Netflix: South Korean TV and film are at their zenith – and we're all in

After a $2.5bn pledge for content, executives reveal to The National how, and why, the streaming platform is betting big on K-dramas

From left, Park Hae-soo, Lee Jung-jae and Jung Ho-yeon in Squid Game. The South Korean show became a global success for Netflix. Photo: Netflix
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There’s no denying the worldwide appeal of South Korean dramas.

From recent shows Extraordinary Attorney Woo (2022) and Squid Game (2021) to older titles such as Boys Over Flowers (2009) and My Love from the Star (2013), the genre has had a meteoric rise in popularity over the past decade.

Last month, Netflix co-chief executive Ted Sarandos said more than 60 per cent of users have watched at least one South Korean title.

Speaking to The National, Don Kang, the company's vice president of content, and Wooyeon Yang, director of content in South Korea, discuss the global appeal of programming from the country, how content is chosen and the debate over subbing versus dubbing.

Kang says Netflix has experienced a 90 per cent viewership of K-romance from outside of South Korea.

This is evidenced by shows that came out last year such as Twenty Five Twenty One, which spent 10 consecutive weeks in Netflix’s global top 10 (non-English) chart, and Business Proposal, the first series produced by a Korean company to top the Netflix charts.

Yang adds that the reason why such K-dramas are so popular is probably due to the slow way they typically display romance.

“It doesn't always have to be all spiced up for Korean dramas, but they have this very detailed, nuanced portrayal of evolving emotions and how relationships evolve across time," she says. "So I think that is something that Korean romance shows do well."

In April, the streaming platform announced it was investing $2.5 billion into South Korean content over the next four years showing great confidence in the films and television shows from the country

“We really plan to spend it wisely. That means we're going to invest in a variety of content that obviously includes a lot of romance series but also on non-fiction slate and on films,” says Kang.

“We see an enormous opportunity in those films, but also as well as really helping and partnering with the local producers, local vendors and trying to create a sustainable ecosystem for creative works so we can do this for a long time and benefit Netflix as well as the local industry.”

When it comes to the general appeal of such shows, Kang says it all begins with the storyline and creating characters that people are interested in.

“I think what makes K-drama interesting is that there are layers of stories and there are sub-stories and strong characters that people can resonate with,” he says.

“A great example is Crash Landing on You. It has that North Korea-South Korea interesting plot going on and a soldier saving an heir of a big conglomerate, and then her life in North Korea and back in South Korea. So, it's not only romance but there are other stories that people can follow.”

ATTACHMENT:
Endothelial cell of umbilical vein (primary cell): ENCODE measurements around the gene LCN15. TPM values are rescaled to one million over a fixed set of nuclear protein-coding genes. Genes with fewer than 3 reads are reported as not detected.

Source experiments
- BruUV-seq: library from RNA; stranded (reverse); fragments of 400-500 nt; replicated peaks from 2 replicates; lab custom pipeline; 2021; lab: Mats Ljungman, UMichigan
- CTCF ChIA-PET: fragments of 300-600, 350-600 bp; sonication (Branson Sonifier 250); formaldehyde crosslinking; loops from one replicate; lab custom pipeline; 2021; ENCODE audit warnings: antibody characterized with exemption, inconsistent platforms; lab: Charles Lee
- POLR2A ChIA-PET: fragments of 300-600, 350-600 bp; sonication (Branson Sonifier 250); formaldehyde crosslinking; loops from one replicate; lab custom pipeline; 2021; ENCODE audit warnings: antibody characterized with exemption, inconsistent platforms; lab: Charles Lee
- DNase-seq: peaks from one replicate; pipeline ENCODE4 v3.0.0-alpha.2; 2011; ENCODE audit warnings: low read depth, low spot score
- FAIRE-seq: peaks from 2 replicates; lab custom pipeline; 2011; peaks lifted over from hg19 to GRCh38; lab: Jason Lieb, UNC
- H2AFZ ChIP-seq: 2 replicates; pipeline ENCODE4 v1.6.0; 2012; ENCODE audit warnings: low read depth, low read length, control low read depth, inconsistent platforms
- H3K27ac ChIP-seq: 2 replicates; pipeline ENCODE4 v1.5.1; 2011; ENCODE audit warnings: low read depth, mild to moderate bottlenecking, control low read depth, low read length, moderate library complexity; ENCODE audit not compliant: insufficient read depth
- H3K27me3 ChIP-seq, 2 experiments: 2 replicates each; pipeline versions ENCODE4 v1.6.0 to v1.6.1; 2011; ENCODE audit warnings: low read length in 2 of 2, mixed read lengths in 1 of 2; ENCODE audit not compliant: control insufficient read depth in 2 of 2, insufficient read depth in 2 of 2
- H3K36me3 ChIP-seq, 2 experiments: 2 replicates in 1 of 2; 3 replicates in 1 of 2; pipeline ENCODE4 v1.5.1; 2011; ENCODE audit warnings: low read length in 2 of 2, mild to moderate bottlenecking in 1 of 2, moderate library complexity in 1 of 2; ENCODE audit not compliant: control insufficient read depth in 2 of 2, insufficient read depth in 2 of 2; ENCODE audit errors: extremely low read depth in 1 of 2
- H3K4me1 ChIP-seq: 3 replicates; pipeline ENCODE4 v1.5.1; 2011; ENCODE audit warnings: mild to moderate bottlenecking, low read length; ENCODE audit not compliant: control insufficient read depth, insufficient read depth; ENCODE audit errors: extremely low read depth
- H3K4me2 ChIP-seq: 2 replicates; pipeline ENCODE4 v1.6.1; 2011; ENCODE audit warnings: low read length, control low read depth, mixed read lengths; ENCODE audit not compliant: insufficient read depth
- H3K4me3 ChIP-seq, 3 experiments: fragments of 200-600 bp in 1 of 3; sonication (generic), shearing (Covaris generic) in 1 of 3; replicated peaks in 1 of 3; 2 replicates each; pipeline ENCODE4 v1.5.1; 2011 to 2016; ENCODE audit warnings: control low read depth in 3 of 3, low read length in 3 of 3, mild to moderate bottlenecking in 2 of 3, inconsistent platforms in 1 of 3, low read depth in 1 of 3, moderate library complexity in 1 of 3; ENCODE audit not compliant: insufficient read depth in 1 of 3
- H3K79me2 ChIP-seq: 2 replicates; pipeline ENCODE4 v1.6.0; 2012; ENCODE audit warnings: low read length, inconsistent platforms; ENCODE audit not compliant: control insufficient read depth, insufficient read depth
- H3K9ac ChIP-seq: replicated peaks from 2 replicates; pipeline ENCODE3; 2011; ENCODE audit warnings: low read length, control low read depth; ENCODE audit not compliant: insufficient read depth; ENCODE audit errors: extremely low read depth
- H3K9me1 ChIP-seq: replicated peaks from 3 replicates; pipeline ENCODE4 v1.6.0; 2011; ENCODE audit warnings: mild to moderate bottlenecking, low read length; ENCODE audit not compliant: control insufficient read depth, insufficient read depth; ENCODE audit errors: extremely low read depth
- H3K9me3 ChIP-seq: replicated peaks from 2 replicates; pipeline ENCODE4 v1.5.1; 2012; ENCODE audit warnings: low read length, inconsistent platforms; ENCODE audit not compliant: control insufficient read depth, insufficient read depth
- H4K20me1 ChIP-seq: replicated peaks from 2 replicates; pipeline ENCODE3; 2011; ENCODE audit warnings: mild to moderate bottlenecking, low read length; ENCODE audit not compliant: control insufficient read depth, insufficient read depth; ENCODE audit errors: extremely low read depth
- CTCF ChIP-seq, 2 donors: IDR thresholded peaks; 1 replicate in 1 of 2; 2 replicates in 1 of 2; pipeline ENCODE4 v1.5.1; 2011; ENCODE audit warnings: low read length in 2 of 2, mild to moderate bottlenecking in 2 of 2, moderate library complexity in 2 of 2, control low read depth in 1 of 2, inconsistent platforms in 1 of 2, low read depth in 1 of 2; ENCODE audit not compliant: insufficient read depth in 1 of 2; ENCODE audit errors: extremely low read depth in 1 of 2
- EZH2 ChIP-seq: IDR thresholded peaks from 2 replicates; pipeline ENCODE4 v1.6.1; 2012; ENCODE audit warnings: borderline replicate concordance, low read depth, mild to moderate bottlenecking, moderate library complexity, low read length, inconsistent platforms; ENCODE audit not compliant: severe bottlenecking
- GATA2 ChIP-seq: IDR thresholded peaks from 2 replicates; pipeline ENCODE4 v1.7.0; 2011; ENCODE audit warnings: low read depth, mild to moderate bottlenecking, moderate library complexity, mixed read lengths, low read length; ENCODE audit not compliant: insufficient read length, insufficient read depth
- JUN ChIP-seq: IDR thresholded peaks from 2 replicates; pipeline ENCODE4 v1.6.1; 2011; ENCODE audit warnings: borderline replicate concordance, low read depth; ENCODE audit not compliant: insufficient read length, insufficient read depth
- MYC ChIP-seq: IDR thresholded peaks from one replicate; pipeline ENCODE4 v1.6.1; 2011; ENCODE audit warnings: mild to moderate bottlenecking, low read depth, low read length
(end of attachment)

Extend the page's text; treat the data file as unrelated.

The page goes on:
Diving deeper, Korean romance has also been particularly successful with global audiences with many even travelling to South Korea and other countries to visit the spots made famous in shows and films. For example, it was recently reported a Swiss village in the Alps has seen a tourist influx because of a romantic scene filmed in Crash Landing on You.

But with so much out there, how does the streaming platform decide on which projects to take on and which ones to pass? According to Kang, projects come to the platform at various stages but there is one constant they look for: how well it would do with South Korean audiences first.

“I think the Korean creative community has, for a long time, built its own style and its own skills in developing great, fun stories that our members can enjoy around the world. And by around the world, I mean it has to start from South Korea.

“We know our audiences, we understand our audience in South Korea, and for us to try to imagine the taste of people outside South Korea, that's a risky bet. What we fortunately very often see is that when a show is loved by Korean audiences, it has a very high chance of being loved by our members outside of South Korea.”

And while shows are tailored-made for Korean audiences first, the language barrier hasn't necessarily stopped people from watching.

However, there has been past criticism over Netflix’s subtitling with some viewers claiming context gets lost in translation. This was notably pointed out during the height of Squid Game's popularity. Kang says that it is something the company is working on.

“We are in the search for better subtitle quality, better dubbing quality," Kang says. "We do this together with our vendor and people who work with us globally.

"I think there are many technical ways you can approach this, very practical ways."

This has also led to debate over whether it is better to watch with subtitles or with dubbing. However, Yang offers her simple solution on the best way to watch without losing too much from the original context.

“For some of the original Korean shows, I watched it with dubbing,” she says. “What I thought was very cool was that the voice of the voice actors was actually quite similar to Korean actors.

"I recommend you watch it with dubbing first and then you watch with the original sound plus subtitles so you can watch it twice.”

Updated: July 13, 2023, 2:26 PM